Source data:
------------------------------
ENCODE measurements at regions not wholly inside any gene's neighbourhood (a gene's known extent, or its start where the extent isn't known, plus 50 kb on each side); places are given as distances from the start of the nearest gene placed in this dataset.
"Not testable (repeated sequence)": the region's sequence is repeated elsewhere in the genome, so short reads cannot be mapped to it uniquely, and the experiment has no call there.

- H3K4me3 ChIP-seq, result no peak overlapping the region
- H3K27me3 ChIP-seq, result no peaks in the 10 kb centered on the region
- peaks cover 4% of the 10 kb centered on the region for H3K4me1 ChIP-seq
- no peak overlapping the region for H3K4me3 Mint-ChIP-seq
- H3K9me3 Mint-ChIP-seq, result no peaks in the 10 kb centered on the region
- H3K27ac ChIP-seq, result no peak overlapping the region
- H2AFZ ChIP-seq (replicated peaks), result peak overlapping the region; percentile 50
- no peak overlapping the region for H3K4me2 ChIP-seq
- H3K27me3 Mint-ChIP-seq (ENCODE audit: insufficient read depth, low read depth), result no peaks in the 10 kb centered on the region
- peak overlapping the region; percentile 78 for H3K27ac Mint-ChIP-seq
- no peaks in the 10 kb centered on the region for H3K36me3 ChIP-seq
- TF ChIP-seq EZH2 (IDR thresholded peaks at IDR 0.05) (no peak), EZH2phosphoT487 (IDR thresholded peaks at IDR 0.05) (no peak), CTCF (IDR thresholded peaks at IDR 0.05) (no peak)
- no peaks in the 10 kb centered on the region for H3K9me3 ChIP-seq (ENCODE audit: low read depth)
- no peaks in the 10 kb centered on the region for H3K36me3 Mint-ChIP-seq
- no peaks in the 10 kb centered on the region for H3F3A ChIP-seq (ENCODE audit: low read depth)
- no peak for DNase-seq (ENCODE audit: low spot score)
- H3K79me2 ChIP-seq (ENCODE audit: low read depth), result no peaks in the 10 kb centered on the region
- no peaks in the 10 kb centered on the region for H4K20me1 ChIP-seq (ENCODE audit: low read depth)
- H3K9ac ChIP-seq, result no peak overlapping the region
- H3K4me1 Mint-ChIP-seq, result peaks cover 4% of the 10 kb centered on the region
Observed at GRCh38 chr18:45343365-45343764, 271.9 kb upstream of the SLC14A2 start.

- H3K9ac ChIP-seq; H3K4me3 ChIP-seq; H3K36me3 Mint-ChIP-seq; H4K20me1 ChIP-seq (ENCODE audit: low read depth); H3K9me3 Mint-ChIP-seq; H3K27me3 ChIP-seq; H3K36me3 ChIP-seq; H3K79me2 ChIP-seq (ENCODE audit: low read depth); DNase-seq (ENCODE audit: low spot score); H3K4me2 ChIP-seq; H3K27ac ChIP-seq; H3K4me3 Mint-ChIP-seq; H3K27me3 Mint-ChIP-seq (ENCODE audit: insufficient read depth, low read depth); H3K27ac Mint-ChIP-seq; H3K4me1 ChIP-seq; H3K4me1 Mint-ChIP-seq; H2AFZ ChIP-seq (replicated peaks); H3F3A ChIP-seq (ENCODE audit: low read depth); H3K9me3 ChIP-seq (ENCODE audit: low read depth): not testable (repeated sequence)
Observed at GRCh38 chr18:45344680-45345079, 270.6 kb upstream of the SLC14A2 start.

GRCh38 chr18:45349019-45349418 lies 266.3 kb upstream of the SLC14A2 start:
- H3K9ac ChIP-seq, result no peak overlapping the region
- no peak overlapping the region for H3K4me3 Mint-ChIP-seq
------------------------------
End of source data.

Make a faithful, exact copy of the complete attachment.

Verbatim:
ENCODE measurements at regions not wholly inside any gene's neighbourhood (a gene's known extent, or its start where the extent isn't known, plus 50 kb on each side); places are given as distances from the start of the nearest gene placed in this dataset.
"Not testable (repeated sequence)": the region's sequence is repeated elsewhere in the genome, so short reads cannot be mapped to it uniquely, and the experiment has no call there.

- H3K4me3 ChIP-seq, result no peak overlapping the region
- H3K27me3 ChIP-seq, result no peaks in the 10 kb centered on the region
- peaks cover 4% of the 10 kb centered on the region for H3K4me1 ChIP-seq
- no peak overlapping the region for H3K4me3 Mint-ChIP-seq
- H3K9me3 Mint-ChIP-seq, result no peaks in the 10 kb centered on the region
- H3K27ac ChIP-seq, result no peak overlapping the region
- H2AFZ ChIP-seq (replicated peaks), result peak overlapping the region; percentile 50
- no peak overlapping the region for H3K4me2 ChIP-seq
- H3K27me3 Mint-ChIP-seq (ENCODE audit: insufficient read depth, low read depth), result no peaks in the 10 kb centered on the region
- peak overlapping the region; percentile 78 for H3K27ac Mint-ChIP-seq
- no peaks in the 10 kb centered on the region for H3K36me3 ChIP-seq
- TF ChIP-seq EZH2 (IDR thresholded peaks at IDR 0.05) (no peak), EZH2phosphoT487 (IDR thresholded peaks at IDR 0.05) (no peak), CTCF (IDR thresholded peaks at IDR 0.05) (no peak)
- no peaks in the 10 kb centered on the region for H3K9me3 ChIP-seq (ENCODE audit: low read depth)
- no peaks in the 10 kb centered on the region for H3K36me3 Mint-ChIP-seq
- no peaks in the 10 kb centered on the region for H3F3A ChIP-seq (ENCODE audit: low read depth)
- no peak for DNase-seq (ENCODE audit: low spot score)
- H3K79me2 ChIP-seq (ENCODE audit: low read depth), result no peaks in the 10 kb centered on the region
- no peaks in the 10 kb centered on the region for H4K20me1 ChIP-seq (ENCODE audit: low read depth)
- H3K9ac ChIP-seq, result no peak overlapping the region
- H3K4me1 Mint-ChIP-seq, result peaks cover 4% of the 10 kb centered on the region
Observed at GRCh38 chr18:45343365-45343764, 271.9 kb upstream of the SLC14A2 start.

- H3K9ac ChIP-seq; H3K4me3 ChIP-seq; H3K36me3 Mint-ChIP-seq; H4K20me1 ChIP-seq (ENCODE audit: low read depth); H3K9me3 Mint-ChIP-seq; H3K27me3 ChIP-seq; H3K36me3 ChIP-seq; H3K79me2 ChIP-seq (ENCODE audit: low read depth); DNase-seq (ENCODE audit: low spot score); H3K4me2 ChIP-seq; H3K27ac ChIP-seq; H3K4me3 Mint-ChIP-seq; H3K27me3 Mint-ChIP-seq (ENCODE audit: insufficient read depth, low read depth); H3K27ac Mint-ChIP-seq; H3K4me1 ChIP-seq; H3K4me1 Mint-ChIP-seq; H2AFZ ChIP-seq (replicated peaks); H3F3A ChIP-seq (ENCODE audit: low read depth); H3K9me3 ChIP-seq (ENCODE audit: low read depth): not testable (repeated sequence)
Observed at GRCh38 chr18:45344680-45345079, 270.6 kb upstream of the SLC14A2 start.

GRCh38 chr18:45349019-45349418 lies 266.3 kb upstream of the SLC14A2 start:
- H3K9ac ChIP-seq, result no peak overlapping the region
- no peak overlapping the region for H3K4me3 Mint-ChIP-seq